Adding wood flooring to your home can make it look more attractive and increase its resale value as long as the wood floors are installed properly. Here are some factors to consider before installing hardwood on your own.
1. Room Shape
First, measure your room to determine whether or not it’s perfectly square. If it’s not perfectly square, you will have to ensure that the wall plank is cut and sanded to the exact angle to ensure a proper fit.
Once you have purchased your wood flooring, bring it inside; however, before starting the job, allow it to rest for a few days. This will help it adjust to the humidity and temperature inside your home. This will allow it to settle within its new environment and prevent any problems you could have in the future with the wood expanding or contracting after it’s been installed.
If some of the boards require you to use a hammer and nails for the installation, remember to never drive the nail in too deep. It should be flush with the wood. Always leave a slight bit of the nail head above the wood level. This will prevent cracks or indents from forming around the nail site.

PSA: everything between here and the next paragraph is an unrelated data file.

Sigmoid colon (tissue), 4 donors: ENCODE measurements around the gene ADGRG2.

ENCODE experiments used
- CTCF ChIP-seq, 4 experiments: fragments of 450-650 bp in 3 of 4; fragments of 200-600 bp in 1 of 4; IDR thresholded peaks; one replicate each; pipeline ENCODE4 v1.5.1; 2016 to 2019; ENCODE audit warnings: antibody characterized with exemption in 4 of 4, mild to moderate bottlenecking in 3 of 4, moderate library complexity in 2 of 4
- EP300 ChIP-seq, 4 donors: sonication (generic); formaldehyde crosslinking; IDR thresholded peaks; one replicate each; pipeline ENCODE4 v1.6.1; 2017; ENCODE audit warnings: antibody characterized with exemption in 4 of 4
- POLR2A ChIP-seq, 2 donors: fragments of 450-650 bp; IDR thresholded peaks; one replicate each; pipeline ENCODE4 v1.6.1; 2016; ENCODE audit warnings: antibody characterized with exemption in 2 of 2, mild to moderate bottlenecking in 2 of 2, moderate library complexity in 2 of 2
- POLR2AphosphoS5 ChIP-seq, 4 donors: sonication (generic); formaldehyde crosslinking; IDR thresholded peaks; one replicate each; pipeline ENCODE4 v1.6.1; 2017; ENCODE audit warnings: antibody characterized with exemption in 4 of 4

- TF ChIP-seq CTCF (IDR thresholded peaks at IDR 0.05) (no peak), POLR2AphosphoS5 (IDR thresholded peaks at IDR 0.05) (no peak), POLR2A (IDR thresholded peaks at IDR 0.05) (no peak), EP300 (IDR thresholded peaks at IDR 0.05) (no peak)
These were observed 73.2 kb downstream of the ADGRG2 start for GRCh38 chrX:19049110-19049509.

Sawing is a crucial part of sizing and laying wood flooring, and so you must ensure you have the correct equipment for the job. A circular saw is ideal. If you don’t have one, it’s worth investing in one or borrowing one from a friend. These saws are ideal for carrying out rip cuts lengthwise in the wood and creating the neatest angles.
To allow for future expansion, never go right up to the wall when laying wood floorboards. It’s best to use chalk or thin strips of wood to mark where you should go up to. Take this in to account when measuring the room and making your lengthwise rip cuts on the wood.
The wood floorboards should not align with each other. This prevents the risk of slipping and strengthens the floor as a whole. You will likely need to crosscut some of the floorboards to achieve this crucial floor laying technique, so remember to account for this when measuring.
Where the hardwood flooring will be meeting a different type of floor such as tile or carpet, use a reducer strip with a rounded edge. These are more durable when considering wear over time, and they also look much nicer.
8. Final Row
So, you have nearly finished the job and you are laying the final row. You might notice that this final piece can be tricky to install. Use a prybar to push the tongue into the groove of the row next to it. When nailing the last board in place, you should also use the nail set to recess the nail head.
Installing wood flooring will increase the appeal of your home—but only when it’s installed properly. Do your research and plan properly before embarking on this DIY job.